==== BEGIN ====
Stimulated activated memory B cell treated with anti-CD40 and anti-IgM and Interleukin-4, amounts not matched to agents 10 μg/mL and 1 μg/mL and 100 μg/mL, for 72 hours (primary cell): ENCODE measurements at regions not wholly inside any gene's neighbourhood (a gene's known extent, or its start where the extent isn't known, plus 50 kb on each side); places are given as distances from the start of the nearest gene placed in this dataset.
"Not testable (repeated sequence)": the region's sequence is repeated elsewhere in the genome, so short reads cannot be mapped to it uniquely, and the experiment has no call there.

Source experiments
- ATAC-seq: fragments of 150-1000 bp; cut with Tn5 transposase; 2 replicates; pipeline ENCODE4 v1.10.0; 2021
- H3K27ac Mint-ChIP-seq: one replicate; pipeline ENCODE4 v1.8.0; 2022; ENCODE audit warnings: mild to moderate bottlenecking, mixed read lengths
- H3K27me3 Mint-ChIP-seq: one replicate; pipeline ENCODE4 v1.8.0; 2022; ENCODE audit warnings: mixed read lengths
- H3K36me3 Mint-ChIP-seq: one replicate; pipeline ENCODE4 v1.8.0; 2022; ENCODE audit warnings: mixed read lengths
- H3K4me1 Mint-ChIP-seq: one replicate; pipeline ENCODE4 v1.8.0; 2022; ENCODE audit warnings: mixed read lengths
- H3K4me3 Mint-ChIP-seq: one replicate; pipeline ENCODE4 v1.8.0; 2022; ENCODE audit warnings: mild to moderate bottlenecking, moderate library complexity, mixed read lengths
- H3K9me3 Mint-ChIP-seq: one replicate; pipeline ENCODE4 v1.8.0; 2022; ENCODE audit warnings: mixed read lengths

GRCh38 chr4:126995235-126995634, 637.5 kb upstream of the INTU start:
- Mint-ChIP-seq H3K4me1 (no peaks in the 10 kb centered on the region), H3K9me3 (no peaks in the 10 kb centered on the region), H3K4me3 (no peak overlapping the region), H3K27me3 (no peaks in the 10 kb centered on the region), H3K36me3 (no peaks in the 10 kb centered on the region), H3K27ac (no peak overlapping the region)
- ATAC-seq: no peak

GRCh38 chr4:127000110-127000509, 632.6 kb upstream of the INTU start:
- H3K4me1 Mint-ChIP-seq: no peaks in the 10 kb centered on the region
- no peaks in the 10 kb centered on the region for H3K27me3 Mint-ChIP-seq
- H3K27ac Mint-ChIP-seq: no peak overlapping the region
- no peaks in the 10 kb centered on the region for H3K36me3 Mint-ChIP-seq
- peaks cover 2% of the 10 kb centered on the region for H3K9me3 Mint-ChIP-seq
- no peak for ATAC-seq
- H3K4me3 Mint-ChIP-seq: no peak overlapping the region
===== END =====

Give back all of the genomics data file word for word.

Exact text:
Stimulated activated memory B cell treated with anti-CD40 and anti-IgM and Interleukin-4, amounts not matched to agents 10 μg/mL and 1 μg/mL and 100 μg/mL, for 72 hours (primary cell): ENCODE measurements at regions not wholly inside any gene's neighbourhood (a gene's known extent, or its start where the extent isn't known, plus 50 kb on each side); places are given as distances from the start of the nearest gene placed in this dataset.
"Not testable (repeated sequence)": the region's sequence is repeated elsewhere in the genome, so short reads cannot be mapped to it uniquely, and the experiment has no call there.

Source experiments
- ATAC-seq: fragments of 150-1000 bp; cut with Tn5 transposase; 2 replicates; pipeline ENCODE4 v1.10.0; 2021
- H3K27ac Mint-ChIP-seq: one replicate; pipeline ENCODE4 v1.8.0; 2022; ENCODE audit warnings: mild to moderate bottlenecking, mixed read lengths
- H3K27me3 Mint-ChIP-seq: one replicate; pipeline ENCODE4 v1.8.0; 2022; ENCODE audit warnings: mixed read lengths
- H3K36me3 Mint-ChIP-seq: one replicate; pipeline ENCODE4 v1.8.0; 2022; ENCODE audit warnings: mixed read lengths
- H3K4me1 Mint-ChIP-seq: one replicate; pipeline ENCODE4 v1.8.0; 2022; ENCODE audit warnings: mixed read lengths
- H3K4me3 Mint-ChIP-seq: one replicate; pipeline ENCODE4 v1.8.0; 2022; ENCODE audit warnings: mild to moderate bottlenecking, moderate library complexity, mixed read lengths
- H3K9me3 Mint-ChIP-seq: one replicate; pipeline ENCODE4 v1.8.0; 2022; ENCODE audit warnings: mixed read lengths

GRCh38 chr4:126995235-126995634, 637.5 kb upstream of the INTU start:
- Mint-ChIP-seq H3K4me1 (no peaks in the 10 kb centered on the region), H3K9me3 (no peaks in the 10 kb centered on the region), H3K4me3 (no peak overlapping the region), H3K27me3 (no peaks in the 10 kb centered on the region), H3K36me3 (no peaks in the 10 kb centered on the region), H3K27ac (no peak overlapping the region)
- ATAC-seq: no peak

GRCh38 chr4:127000110-127000509, 632.6 kb upstream of the INTU start:
- H3K4me1 Mint-ChIP-seq: no peaks in the 10 kb centered on the region
- no peaks in the 10 kb centered on the region for H3K27me3 Mint-ChIP-seq
- H3K27ac Mint-ChIP-seq: no peak overlapping the region
- no peaks in the 10 kb centered on the region for H3K36me3 Mint-ChIP-seq
- peaks cover 2% of the 10 kb centered on the region for H3K9me3 Mint-ChIP-seq
- no peak for ATAC-seq
- H3K4me3 Mint-ChIP-seq: no peak overlapping the region